Applying air quality results for cleaner air

Jim Renfro inside the Look Rock monitoring station.

Jim Renfro, who began work at the Smokies in the 1980s, at the Look Rock monitoring station.

NPS photo.

The Air Quality Act of 1967 was only the first of many legal steps to protect clean air. In the decades that have followed, many federal and state laws, as well as the knowledge gained from park monitoring and research, have led to cleaner air:


  • Clean Air Act, and an amendment giving large parks “Class 1” special protection
  • High blood lead levels in 88% of U.S. children
  • Phase-out of leaded gasoline


  • Smokies Air Quality program begins
  • Look Rock & Elkmont air monitoring stations installed
  • IMPROVE program begins to monitor disappearing views due to haze in 156 national parks
  • Cove Mountain air quality monitoring station built, followed by Clingmans Dome & Noland Divide
  • Integrated Forest Study to link air pollution and vegetation damage
  • IMPROVE sites established in 20 national parks
One of four IMPROVE air filters at Look Rock.

One of four IMPROVE air filters at Look Rock.

NPS photo.


  • Large-scale study of ground level ozone injuries to plants conducted by NPS & Environmental Protection Agency (EPA)


  • Amendments to Clean Air Act focus on sulfur & nitrogen pollution: goals include reducing acid rain & reducing future emissions
  • Southern Appalachian Mountains Initiative: regional plan to improve air quality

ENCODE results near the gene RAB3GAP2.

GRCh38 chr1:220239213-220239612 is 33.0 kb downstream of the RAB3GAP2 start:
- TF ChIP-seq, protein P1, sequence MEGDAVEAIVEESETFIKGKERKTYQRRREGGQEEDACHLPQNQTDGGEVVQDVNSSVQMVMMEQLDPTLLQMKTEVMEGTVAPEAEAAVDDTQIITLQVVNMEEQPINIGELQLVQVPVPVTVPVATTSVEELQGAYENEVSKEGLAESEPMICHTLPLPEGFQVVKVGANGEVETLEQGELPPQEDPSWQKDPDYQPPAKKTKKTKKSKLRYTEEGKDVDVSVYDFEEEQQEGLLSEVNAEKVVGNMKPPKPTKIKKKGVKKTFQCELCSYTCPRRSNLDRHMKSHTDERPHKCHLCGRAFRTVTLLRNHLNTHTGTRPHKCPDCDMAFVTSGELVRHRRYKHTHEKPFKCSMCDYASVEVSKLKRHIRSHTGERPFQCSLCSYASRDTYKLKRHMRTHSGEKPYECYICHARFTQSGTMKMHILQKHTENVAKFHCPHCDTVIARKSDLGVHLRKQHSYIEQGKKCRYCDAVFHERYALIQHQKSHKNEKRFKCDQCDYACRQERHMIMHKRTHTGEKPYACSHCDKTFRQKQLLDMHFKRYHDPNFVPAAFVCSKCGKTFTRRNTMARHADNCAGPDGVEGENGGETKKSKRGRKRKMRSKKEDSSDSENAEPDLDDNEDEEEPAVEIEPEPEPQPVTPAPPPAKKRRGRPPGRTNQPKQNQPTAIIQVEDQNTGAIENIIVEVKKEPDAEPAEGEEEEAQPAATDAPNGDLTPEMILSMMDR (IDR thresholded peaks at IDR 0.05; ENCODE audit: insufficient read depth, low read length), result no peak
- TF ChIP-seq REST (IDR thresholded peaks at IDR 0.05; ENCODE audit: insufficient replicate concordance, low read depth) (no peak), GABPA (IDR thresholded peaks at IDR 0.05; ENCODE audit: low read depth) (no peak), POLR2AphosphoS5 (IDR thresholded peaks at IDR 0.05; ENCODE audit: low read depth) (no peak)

• Percent of U.S. children with high blood lead levels drops to 4%
  • Regional Haze Rule announced to improve visibility on haziest days & ensure no additional hazy days occur in Class 1 areas (including large national parks)


  • Reduced carbon monoxide, sulfur dioxide, lead, & particulate matter in air
  • Clean Smokestacks Act signed in North Carolina to cut power plant emissions
  • CAIR: Clean Air Interstate Rule caps sulfur dioxide (SO2) and nitrogen oxides (NOX) in eastern U.S.
  • State of North Carolina sues EPA for not enough protection/enforcement in CAIR
  • EPA begins drafting new rule while leaving CAIR in place for the time being

Although pollution has decreased, the total amount of acid deposition continues to exceed levels that are healthy for plants and animals. For a healthy park, we hope to see continued reductions in pollution.

To read about some of the impacts of air pollution on Smokies streams, go to Dispatches Issue 3: Stream Acidification and Partner Profile: Taking the pulse of Smoky Mountain streams.

Return to Dispatches from the Field: Issue 5 main page.

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